We’re going to do some SSH now but we’ll need a client.  I suggest you download and install (on your Windows machine) a program called Putty.  You can find it here.  Download the version appropriate to your system, install it and then fire it up.  Enter your server's IP address where the block for Host Name (or IP address) is.

57a04045ecfc5_image011.png

 

The first time you do this you will get a message about certificates and fingerprints.  Accept the message and you’ll end up at the following screen.

57a04059b327c_image013.png

 

Enter your username and hit enter, then enter your password and hit enter.  You’re working in CLI (command line interface) which means you’re on the way to becoming a power user.

57a04067d10b2_image015.png

 

Now we get to install the missing software we’ll need.  We want an easy way to install some software from the GUI so use this command to install the Mate Welcome Center, Ubuntu Software Center, disks, gparted and the Chrome web browser:

sudo apt-get install ubuntu-mate-welcome software-center gnome-disk-utility gparted chromium-browser

For the moment we are finished with the console so go ahead and close it out by typing exit and hitting enter (or … hit the X in the upper right corner).

 

6.  Prepare the storage drives.

Quick Note:  Preparing the drives can be done from the command line.  I haven't figured it out yet so feel free to chime in if you know how to do it.

 

Format and mount storage drives.

This section is for preparation of virgin storage media.  If your drives already have content that you do not want to lose due to a hard drive reformat then you should probably skip down to "Create Media Folders and Set Permissions", "Samba Sharing" or "Installing Emby."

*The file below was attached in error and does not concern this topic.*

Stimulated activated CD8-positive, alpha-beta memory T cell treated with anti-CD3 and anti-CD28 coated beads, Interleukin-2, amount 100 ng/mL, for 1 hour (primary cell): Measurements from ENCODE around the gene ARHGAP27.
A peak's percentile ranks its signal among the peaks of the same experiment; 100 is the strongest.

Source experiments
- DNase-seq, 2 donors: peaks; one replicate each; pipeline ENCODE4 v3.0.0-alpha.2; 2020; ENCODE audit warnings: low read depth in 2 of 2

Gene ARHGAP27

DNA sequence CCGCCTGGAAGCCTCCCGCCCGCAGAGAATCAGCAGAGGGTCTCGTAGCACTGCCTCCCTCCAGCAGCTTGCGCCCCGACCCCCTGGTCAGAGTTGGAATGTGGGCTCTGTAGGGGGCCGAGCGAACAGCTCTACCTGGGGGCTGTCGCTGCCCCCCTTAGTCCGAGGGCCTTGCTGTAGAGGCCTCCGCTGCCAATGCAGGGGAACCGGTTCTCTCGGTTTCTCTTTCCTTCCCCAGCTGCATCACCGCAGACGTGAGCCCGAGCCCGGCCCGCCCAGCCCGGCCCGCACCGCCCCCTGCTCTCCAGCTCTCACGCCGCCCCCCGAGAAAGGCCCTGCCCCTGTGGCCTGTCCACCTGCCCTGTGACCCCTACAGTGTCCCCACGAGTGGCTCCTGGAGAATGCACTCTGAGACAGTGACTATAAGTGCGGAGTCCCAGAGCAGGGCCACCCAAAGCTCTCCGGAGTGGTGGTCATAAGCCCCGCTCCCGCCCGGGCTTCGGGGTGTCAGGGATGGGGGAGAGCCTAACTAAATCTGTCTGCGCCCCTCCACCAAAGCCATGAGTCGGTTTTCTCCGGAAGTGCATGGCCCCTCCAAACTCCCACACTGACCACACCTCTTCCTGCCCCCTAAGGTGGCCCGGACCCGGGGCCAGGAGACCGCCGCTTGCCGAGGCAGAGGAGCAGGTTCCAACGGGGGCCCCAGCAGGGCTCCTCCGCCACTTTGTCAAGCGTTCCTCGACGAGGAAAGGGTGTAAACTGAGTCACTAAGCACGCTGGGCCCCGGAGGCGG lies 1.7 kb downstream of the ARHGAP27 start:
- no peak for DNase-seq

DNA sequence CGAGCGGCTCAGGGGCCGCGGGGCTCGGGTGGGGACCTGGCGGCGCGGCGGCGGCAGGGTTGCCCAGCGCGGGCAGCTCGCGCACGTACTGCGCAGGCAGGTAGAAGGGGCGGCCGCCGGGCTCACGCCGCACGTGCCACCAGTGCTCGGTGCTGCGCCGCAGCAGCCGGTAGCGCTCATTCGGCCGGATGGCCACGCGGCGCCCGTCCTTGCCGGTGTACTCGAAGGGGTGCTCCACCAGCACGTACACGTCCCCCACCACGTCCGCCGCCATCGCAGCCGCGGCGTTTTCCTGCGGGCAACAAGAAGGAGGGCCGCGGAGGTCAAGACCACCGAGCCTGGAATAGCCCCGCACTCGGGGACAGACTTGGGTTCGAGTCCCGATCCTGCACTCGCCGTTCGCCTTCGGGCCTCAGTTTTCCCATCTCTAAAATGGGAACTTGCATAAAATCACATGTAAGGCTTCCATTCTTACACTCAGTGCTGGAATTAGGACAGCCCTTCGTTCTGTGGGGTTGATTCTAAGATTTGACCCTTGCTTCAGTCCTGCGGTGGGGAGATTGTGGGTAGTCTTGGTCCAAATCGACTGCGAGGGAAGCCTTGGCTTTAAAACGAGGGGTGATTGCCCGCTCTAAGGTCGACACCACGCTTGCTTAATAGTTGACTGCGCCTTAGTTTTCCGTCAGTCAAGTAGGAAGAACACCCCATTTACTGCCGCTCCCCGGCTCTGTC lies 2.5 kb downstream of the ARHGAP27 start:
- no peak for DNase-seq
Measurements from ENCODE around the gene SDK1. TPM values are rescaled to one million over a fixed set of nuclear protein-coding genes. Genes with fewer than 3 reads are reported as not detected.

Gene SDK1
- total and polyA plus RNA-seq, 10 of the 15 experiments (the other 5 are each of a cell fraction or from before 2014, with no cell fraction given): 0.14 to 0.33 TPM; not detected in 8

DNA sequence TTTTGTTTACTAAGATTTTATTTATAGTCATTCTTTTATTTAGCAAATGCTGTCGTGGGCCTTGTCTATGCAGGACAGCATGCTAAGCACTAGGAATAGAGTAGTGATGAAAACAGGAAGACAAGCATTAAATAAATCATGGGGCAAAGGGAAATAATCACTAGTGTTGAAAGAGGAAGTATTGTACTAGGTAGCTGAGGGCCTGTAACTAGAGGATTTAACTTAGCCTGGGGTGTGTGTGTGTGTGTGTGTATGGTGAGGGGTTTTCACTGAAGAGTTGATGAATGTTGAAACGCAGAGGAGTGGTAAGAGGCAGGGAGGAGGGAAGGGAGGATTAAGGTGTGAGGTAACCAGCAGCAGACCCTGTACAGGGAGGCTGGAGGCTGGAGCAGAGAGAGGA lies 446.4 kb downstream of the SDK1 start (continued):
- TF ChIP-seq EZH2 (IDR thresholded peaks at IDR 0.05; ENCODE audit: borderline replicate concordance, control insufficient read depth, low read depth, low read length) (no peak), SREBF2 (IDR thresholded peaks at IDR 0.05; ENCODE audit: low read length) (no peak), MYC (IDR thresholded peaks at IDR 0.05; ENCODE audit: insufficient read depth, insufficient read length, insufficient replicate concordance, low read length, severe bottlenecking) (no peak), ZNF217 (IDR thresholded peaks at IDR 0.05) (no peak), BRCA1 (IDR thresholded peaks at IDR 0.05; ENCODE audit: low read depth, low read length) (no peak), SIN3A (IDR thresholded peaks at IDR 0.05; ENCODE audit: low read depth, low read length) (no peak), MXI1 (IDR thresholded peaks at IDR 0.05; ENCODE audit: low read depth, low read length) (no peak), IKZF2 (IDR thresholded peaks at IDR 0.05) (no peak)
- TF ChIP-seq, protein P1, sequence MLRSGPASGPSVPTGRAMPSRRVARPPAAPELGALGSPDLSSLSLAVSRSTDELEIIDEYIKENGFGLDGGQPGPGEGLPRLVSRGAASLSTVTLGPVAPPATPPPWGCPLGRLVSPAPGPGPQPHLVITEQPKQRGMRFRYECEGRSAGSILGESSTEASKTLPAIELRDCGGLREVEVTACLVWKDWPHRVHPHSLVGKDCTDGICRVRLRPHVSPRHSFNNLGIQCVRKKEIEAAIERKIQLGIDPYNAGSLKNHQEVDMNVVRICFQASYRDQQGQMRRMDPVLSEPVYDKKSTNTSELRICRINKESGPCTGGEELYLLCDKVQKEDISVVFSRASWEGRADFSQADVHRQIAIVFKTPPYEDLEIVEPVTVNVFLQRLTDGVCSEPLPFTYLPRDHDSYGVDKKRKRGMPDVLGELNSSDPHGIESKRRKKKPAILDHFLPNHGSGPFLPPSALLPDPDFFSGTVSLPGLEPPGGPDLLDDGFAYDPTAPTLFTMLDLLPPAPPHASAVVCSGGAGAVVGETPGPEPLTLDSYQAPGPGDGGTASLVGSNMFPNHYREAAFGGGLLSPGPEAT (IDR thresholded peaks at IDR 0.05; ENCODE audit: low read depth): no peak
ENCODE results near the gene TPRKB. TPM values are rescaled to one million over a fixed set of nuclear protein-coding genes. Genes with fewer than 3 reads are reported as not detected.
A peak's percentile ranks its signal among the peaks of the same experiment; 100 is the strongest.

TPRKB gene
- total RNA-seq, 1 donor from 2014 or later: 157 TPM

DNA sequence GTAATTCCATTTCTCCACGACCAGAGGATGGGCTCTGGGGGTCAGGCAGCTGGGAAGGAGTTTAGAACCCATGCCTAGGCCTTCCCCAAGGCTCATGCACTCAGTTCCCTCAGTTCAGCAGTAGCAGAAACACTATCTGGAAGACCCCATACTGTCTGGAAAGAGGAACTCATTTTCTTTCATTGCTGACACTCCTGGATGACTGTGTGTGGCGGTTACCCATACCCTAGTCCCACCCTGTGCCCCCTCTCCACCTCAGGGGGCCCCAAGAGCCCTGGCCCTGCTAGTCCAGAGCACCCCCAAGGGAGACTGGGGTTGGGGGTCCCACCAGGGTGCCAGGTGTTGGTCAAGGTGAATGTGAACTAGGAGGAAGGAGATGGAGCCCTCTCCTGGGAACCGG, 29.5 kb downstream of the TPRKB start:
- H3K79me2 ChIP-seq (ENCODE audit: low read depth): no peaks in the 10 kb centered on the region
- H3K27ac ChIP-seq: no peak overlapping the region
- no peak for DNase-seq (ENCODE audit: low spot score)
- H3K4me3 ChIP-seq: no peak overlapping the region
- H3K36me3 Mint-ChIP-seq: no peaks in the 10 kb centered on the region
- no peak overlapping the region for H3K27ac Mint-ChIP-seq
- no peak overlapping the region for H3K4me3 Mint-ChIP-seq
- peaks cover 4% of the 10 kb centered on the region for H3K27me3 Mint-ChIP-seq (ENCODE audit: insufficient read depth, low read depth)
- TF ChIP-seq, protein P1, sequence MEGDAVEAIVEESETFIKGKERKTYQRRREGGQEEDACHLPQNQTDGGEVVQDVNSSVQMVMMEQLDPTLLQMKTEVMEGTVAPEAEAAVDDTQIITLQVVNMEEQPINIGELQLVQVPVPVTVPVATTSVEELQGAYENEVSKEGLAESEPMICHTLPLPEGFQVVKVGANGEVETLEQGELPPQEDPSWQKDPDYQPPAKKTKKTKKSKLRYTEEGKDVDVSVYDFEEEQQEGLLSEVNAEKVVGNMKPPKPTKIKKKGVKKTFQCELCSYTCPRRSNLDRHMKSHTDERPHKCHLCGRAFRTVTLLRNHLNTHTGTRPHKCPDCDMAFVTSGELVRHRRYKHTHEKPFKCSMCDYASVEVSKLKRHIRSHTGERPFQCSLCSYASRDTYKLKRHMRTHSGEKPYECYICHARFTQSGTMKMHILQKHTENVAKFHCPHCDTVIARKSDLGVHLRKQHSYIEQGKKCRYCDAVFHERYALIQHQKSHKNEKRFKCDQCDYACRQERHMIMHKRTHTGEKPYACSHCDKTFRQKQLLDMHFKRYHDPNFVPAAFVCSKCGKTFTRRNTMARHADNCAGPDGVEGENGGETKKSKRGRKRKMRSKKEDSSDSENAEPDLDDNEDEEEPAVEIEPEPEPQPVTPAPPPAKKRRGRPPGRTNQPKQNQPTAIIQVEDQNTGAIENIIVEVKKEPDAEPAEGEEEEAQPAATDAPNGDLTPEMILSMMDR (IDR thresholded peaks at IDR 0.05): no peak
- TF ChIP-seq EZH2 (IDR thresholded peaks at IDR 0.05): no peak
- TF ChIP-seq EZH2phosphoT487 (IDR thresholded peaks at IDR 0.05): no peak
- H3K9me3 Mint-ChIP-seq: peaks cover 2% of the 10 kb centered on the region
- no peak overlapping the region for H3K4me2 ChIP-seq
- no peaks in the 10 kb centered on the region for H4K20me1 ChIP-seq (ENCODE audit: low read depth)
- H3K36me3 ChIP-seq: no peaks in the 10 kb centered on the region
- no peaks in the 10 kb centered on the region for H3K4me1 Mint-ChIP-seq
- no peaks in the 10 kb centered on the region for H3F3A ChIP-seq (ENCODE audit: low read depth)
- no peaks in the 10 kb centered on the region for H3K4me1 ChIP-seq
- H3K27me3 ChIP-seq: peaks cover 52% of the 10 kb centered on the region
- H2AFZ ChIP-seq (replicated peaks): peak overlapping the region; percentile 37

If you’ll remember, I have two new 2 TB hard drives installed.  In an ideal world I would set these up as a Raid 0 storage solution and have one storage volume of 4 TB.  This is the real world.  I’m kind of dumb and couldn’t figure out how to get it to work so I set up the hard drives individually as storage1 and storage2.  I keep my videos/movies on storage1 and all my other media on storage2.  There’s no rhyme or reason to this, it’s just how I decided to do it and Emby really doesn’t care.  So, let’s jump back into our RDP connection and fire up GParted.  You’ll find it under System->Administration->GParted.

57a0408610b33_image017.png

 

After you enter your password you’ll have to wait a few seconds as GParted checks out which drives are installed.  When you finally get to the main screen you’ll see an arrow on the right hand side just after the text “/dev/sda” or something similar.  Click on the arrow and you’ll see the other drives that are installed.

57a04096aaf4c_image019.png

 

Click on the /dev/sdb drive.  Then right click on the long rectangular block that says /dev/sdb 1.82 TiB…. Ok, at this point I’ve run out of images to help walk through the rest of the steps to create a partition and format it.  (My drives are already formatted and contain data that I don’t want to lose.)  Don’t despair, check out this post from Chris for a nice walk through of getting it done.  Follow the steps to delete the partition (if there is one), create a partition and then format it.  Do this for both storage drives.

 

Pay attention:  format the drives to ext4, not NTFS and label your drives storage1 and storage2 by typing the names into the Label: field in GParted.  (Chris leaves the field blank in his example.)  Come back when you’re finished.